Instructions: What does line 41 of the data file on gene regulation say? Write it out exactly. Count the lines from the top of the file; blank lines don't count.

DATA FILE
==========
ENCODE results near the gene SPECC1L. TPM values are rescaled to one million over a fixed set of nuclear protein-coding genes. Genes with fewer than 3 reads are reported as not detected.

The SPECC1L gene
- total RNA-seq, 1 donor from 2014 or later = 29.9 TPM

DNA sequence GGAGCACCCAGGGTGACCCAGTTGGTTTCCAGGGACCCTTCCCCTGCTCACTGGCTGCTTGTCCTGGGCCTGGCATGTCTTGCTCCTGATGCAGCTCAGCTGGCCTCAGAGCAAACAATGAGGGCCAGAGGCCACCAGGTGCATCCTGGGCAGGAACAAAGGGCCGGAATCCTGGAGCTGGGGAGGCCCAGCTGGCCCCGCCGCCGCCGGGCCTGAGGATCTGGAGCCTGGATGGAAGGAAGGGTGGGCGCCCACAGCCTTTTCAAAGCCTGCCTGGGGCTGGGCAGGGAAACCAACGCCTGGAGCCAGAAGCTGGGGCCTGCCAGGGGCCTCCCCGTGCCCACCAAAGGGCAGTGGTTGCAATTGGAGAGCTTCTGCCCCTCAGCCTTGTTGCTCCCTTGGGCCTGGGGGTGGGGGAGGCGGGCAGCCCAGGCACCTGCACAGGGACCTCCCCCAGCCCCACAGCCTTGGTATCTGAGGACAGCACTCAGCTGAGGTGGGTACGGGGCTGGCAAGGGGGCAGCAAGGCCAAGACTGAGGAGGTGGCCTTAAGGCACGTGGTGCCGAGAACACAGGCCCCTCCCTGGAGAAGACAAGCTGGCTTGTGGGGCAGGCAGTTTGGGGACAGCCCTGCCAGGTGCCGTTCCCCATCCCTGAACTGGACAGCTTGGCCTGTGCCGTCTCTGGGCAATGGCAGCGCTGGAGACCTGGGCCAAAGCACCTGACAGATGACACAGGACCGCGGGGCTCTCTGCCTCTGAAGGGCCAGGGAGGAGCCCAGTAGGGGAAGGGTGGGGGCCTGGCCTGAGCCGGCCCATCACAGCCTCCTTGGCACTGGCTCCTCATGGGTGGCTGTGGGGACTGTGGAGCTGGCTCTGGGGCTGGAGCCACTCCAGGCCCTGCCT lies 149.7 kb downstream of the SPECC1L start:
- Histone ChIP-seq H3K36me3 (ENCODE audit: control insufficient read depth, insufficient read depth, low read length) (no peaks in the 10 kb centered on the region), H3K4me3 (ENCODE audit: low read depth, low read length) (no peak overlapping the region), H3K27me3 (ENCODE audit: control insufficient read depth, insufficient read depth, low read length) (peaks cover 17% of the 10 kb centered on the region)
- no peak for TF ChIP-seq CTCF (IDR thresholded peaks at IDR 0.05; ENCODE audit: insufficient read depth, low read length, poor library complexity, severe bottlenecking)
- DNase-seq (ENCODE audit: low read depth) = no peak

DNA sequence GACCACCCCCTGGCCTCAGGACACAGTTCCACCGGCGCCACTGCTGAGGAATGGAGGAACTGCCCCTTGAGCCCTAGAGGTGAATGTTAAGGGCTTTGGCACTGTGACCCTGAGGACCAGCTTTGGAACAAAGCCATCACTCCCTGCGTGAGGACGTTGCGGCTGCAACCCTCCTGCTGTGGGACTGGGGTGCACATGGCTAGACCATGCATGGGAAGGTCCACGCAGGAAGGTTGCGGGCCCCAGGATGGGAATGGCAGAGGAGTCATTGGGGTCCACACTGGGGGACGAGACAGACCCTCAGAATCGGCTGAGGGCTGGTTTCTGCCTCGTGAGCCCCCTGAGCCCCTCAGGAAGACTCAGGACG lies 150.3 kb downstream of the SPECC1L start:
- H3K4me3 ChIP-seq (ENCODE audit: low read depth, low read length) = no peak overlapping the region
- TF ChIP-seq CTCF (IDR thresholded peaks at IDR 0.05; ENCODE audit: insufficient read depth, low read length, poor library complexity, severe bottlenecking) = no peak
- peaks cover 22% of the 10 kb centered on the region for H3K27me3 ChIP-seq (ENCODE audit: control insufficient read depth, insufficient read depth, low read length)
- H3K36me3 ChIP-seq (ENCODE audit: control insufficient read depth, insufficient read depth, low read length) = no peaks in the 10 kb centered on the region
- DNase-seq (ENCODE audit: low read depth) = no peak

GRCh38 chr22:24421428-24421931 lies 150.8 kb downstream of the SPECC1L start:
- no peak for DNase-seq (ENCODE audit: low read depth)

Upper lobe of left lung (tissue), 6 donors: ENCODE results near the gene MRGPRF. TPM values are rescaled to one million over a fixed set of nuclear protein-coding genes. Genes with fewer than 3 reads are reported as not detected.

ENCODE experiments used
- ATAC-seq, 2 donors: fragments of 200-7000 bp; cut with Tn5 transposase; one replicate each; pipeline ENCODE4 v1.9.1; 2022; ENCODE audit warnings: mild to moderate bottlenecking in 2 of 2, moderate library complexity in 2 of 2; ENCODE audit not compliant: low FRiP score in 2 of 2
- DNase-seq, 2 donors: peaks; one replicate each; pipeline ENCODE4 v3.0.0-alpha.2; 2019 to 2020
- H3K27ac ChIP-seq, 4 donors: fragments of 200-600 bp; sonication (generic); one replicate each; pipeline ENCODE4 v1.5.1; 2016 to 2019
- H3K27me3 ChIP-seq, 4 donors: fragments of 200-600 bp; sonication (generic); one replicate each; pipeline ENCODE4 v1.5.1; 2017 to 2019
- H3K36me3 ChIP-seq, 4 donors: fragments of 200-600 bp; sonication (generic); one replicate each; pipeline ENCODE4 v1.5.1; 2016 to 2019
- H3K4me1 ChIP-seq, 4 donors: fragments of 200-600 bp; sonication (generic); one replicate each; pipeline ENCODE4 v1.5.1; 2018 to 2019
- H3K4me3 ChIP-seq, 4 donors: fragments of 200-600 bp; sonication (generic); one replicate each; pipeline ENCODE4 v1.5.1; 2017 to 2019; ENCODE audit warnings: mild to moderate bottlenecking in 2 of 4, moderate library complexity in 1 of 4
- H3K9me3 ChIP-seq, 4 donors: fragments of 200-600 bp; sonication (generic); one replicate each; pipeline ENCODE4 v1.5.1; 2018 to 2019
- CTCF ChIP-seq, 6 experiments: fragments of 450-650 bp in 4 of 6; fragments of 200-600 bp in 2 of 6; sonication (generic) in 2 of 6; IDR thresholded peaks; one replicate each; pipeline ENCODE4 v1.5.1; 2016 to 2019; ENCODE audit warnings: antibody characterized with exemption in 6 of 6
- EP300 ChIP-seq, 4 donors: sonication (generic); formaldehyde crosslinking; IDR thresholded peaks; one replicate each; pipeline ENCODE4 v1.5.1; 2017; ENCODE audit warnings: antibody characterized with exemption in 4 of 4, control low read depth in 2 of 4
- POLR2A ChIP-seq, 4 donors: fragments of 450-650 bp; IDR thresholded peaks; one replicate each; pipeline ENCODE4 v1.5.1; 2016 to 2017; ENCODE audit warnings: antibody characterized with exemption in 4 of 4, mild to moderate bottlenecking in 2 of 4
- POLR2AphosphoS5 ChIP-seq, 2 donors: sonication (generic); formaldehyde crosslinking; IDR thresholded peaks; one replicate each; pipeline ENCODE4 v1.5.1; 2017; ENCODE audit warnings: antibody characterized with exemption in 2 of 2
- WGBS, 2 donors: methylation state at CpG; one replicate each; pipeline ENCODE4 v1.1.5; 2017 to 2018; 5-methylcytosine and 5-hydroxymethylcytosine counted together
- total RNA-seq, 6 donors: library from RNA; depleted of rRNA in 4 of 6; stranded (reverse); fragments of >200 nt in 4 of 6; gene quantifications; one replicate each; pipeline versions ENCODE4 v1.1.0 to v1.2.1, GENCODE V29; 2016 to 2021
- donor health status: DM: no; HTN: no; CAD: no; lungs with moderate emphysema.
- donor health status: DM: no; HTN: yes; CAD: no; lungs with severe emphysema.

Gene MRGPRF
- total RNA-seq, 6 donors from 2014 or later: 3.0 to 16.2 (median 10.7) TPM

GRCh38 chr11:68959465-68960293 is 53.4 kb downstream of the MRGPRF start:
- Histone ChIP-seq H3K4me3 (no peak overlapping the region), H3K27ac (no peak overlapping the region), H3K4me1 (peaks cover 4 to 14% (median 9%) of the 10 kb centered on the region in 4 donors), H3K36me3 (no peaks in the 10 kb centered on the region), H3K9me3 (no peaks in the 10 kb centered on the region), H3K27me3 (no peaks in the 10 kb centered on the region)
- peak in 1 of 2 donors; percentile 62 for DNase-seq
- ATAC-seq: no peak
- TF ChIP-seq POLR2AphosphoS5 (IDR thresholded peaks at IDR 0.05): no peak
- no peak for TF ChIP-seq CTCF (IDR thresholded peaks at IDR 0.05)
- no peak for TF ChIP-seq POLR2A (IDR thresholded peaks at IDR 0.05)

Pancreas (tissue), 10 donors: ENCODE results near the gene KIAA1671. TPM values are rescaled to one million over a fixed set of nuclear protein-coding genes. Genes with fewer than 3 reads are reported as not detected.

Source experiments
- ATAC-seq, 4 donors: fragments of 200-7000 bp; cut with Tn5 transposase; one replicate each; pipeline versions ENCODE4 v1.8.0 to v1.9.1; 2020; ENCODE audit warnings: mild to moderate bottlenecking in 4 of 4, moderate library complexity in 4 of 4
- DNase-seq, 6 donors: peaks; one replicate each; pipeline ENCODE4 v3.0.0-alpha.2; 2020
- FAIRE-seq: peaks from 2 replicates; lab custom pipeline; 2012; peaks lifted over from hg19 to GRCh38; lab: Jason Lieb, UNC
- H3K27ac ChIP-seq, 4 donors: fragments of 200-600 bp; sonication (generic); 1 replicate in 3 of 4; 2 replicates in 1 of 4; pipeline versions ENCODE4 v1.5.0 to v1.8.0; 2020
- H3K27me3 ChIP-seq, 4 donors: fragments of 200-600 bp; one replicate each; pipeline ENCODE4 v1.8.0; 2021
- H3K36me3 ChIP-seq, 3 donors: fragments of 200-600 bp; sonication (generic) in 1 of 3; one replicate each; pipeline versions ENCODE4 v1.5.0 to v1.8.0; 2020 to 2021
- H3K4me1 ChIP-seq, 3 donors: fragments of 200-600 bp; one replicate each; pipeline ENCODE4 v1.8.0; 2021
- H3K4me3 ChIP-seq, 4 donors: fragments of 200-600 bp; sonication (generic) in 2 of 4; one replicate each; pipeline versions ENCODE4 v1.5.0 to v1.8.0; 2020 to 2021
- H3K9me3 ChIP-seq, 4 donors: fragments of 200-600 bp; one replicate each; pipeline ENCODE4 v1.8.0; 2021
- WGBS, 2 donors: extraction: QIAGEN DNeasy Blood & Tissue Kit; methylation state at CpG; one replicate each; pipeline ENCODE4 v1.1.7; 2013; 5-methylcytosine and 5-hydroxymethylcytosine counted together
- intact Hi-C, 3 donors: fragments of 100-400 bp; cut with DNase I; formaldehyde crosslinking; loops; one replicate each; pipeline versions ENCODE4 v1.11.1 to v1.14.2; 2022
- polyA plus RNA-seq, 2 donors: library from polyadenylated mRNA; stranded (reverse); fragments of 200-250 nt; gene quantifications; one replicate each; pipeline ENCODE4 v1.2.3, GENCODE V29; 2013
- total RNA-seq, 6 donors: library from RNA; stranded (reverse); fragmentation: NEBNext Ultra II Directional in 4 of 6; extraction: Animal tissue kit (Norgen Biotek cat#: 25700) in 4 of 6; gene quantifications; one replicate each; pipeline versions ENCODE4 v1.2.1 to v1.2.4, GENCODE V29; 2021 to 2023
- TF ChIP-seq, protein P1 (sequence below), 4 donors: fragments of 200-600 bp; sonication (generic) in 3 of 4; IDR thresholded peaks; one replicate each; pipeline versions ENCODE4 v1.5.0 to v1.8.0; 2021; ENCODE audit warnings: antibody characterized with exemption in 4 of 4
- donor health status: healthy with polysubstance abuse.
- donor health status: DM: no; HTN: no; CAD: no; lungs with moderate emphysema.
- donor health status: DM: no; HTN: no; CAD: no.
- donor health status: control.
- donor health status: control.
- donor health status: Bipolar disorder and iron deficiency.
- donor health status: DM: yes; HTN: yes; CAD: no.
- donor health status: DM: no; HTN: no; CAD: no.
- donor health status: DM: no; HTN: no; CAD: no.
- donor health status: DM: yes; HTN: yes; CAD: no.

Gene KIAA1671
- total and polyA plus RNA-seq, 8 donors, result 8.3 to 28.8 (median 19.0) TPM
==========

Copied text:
- no peak for TF ChIP-seq CTCF (IDR thresholded peaks at IDR 0.05)